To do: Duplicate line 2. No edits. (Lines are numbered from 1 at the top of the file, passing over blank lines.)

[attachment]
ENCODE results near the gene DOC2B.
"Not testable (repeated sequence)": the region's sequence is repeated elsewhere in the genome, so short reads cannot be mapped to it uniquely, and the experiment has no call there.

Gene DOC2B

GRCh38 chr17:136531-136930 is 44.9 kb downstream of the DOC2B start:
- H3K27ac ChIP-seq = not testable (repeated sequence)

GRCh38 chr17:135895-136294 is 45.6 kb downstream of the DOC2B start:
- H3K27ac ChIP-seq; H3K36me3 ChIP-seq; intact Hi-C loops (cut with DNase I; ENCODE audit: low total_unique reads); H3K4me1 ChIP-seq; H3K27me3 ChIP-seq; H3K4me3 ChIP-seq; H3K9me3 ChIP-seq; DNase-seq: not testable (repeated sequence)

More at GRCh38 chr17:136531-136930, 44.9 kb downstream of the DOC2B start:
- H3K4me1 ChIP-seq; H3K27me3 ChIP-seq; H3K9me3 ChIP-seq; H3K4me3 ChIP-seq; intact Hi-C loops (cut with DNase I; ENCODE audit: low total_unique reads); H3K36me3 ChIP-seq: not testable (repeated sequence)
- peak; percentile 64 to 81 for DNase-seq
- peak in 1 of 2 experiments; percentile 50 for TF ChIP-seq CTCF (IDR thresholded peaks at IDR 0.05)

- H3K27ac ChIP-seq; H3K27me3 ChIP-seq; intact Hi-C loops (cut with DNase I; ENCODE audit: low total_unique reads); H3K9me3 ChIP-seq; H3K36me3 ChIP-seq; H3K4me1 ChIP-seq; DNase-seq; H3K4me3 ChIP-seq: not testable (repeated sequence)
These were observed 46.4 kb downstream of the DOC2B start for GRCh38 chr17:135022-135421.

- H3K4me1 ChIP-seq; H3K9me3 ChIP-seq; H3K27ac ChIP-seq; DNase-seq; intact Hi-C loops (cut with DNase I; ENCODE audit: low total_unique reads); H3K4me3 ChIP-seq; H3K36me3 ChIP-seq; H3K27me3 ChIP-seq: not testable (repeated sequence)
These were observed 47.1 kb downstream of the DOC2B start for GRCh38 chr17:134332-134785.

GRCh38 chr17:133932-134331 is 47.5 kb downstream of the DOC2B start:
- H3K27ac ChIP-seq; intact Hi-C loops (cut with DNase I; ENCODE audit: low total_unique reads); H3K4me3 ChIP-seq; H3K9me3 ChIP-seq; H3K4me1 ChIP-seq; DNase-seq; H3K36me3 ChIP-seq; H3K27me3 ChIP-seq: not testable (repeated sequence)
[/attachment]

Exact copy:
"Not testable (repeated sequence)": the region's sequence is repeated elsewhere in the genome, so short reads cannot be mapped to it uniquely, and the experiment has no call there.